rm(list=ls(all=TRUE))
setwd("C:/Users/luigi/Dropbox/TOPIC MODEL")
getwd()
library(quanteda)
library(readtext)
library(caTools)
library(e1071)
library(randomForest)
library(caret)
library(naivebayes)
library(car)
library(ggplot2)
library(dplyr)
library(reshape2)
library(iml)
library(future)
library(future.callr)
library(gridExtra)
# We will use once again the English social media disaster set of tweets discussed in the previous LAB
#####################################################
# FIRST STEP: let's create the DfM for the training-set
#####################################################
x <- read.csv("train_disaster.csv", stringsAsFactors=FALSE)
myCorpusTwitterTrain <- corpus(x)
tok2 <- tokens(myCorpusTwitterTrain , remove_punct = TRUE, remove_numbers=TRUE, remove_symbols = TRUE, split_hyphens = TRUE, remove_separators = TRUE)
tok2 <- tokens_remove(tok2, stopwords("en"))
tok2 <- tokens_remove(tok2, c("0*"))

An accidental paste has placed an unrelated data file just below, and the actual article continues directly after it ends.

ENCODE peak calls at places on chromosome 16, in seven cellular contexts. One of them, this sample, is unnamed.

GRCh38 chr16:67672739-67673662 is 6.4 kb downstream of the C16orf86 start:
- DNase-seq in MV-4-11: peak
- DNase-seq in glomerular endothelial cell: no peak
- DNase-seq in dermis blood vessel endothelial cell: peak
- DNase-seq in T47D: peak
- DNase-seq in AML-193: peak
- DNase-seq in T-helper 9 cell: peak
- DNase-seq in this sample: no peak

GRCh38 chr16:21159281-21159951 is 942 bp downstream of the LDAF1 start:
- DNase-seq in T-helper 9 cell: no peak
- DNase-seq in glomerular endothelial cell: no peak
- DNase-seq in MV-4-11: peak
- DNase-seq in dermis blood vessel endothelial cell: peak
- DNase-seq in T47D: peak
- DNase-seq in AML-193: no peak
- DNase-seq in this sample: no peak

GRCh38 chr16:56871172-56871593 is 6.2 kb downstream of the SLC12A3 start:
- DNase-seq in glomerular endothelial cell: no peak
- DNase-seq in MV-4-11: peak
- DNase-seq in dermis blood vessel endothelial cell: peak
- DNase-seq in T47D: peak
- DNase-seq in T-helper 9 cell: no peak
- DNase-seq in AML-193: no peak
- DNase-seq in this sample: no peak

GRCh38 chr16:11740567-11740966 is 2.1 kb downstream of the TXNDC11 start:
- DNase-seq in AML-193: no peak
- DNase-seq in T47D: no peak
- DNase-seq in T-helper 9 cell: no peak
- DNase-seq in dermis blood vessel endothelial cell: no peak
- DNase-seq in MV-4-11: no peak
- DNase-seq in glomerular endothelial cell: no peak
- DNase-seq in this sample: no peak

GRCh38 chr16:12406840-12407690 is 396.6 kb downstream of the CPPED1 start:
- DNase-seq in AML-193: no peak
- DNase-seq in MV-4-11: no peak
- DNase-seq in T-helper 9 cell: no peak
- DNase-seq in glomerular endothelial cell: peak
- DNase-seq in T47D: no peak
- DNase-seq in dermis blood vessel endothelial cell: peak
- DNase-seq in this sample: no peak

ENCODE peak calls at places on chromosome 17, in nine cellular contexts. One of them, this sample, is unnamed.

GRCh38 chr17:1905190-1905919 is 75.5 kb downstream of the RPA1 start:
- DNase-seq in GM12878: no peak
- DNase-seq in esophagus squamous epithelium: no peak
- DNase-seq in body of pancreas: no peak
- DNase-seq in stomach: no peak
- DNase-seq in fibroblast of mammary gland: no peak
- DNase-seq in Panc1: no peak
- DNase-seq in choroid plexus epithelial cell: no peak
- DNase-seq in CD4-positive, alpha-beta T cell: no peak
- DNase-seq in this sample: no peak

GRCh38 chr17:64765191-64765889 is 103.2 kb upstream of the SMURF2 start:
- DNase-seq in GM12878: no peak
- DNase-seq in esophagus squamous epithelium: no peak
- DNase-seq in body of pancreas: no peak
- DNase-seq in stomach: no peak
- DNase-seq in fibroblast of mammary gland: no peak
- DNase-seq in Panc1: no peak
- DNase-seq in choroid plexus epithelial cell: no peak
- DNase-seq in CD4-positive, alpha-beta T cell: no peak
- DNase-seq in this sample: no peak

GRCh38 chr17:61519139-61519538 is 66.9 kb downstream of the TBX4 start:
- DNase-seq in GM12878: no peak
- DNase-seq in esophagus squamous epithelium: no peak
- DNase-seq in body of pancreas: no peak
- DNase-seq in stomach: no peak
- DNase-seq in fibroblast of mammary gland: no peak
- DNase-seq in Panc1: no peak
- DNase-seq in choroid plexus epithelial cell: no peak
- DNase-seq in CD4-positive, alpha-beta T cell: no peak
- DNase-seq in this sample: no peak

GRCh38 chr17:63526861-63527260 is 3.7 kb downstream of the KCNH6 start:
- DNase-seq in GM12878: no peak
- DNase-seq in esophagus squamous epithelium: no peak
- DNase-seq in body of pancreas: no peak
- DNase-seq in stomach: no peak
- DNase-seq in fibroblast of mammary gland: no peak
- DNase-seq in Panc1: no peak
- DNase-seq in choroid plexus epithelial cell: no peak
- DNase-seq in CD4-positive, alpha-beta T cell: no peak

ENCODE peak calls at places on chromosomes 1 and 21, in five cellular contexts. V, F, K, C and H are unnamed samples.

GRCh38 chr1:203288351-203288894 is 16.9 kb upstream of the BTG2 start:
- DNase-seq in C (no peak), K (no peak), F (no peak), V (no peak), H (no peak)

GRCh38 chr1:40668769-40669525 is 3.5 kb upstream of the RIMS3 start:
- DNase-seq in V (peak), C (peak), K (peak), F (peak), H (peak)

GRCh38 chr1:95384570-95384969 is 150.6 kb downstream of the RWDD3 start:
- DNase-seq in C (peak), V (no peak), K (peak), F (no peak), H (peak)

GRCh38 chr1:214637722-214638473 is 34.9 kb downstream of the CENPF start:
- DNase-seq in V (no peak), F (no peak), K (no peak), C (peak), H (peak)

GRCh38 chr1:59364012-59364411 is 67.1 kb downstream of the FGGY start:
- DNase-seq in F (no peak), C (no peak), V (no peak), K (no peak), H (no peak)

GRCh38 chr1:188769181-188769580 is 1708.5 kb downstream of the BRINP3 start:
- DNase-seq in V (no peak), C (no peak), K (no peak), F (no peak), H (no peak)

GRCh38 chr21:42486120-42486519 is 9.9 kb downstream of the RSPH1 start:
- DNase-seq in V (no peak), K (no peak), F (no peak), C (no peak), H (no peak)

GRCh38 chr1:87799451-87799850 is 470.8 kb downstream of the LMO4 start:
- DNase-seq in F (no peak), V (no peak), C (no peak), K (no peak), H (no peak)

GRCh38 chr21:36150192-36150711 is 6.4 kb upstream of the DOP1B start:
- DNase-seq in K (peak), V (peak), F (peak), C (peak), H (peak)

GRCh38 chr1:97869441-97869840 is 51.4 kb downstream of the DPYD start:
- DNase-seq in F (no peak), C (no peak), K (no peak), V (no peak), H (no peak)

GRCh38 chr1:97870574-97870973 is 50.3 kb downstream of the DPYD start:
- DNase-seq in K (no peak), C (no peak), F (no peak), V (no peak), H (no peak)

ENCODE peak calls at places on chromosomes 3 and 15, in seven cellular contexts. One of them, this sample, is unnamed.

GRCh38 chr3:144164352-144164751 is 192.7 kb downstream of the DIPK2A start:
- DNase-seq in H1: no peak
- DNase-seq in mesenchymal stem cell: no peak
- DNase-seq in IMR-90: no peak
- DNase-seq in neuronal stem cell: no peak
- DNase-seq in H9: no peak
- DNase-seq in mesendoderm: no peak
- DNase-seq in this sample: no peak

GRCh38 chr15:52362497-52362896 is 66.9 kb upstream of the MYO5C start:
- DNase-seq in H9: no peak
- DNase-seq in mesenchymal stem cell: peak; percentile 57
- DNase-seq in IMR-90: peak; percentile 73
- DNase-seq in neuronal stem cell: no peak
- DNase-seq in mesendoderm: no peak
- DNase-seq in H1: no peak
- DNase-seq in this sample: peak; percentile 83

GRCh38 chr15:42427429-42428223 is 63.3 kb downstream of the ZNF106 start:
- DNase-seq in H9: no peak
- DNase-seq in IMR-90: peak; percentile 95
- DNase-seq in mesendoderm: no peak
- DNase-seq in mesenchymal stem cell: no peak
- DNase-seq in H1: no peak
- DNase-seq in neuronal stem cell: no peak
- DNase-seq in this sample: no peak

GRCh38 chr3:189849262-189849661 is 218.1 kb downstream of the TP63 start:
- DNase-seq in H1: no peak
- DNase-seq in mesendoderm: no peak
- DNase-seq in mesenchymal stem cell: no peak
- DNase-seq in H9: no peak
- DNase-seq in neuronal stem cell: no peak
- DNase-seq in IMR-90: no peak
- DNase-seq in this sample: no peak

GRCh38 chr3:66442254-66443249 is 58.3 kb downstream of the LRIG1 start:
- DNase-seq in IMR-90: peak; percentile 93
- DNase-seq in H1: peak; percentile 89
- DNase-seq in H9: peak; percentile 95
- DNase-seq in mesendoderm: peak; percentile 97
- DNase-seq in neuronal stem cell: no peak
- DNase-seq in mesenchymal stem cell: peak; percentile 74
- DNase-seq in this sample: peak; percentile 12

tok2 <- tokens_wordstem (tok2)
Dfm_train <- dfm(tok2)
Dfm_train <- dfm_trim(Dfm_train , min_docfreq = 2, verbose=TRUE)
Dfm_train <- dfm_remove(Dfm_train , min_nchar = 2)
topfeatures(Dfm_train , 20) # 20 top words
#####################################################
# SECOND STEP: let's create the DfM for the test-set
#####################################################
x10 <- read.csv("test_disaster.csv", stringsAsFactors=FALSE)
myCorpusTwitterTest <- corpus(x10)
tok <- tokens(myCorpusTwitterTest , remove_punct = TRUE, remove_numbers=TRUE, remove_symbols = TRUE, split_hyphens = TRUE, remove_separators = TRUE)
tok <- tokens_remove(tok, stopwords("en"))
tok <- tokens_remove(tok, c("0*"))
tok <- tokens_wordstem (tok)
Dfm_test <- dfm(tok)
Dfm_test<- dfm_trim(Dfm_test, min_docfreq = 2, verbose=TRUE)
Dfm_test<- dfm_remove(Dfm_test, min_nchar = 2)
topfeatures(Dfm_test , 20) # 20 top words
#####################################################
# THIRD STEP: Let's make the features identical between train and test-set by passing Dfm_train to dfm_match() as a pattern.
# after this step, we can "predict" by employing only the features included in the training-set
#####################################################
setequal(featnames(Dfm_train), featnames(Dfm_test))
length(Dfm_test@Dimnames$features)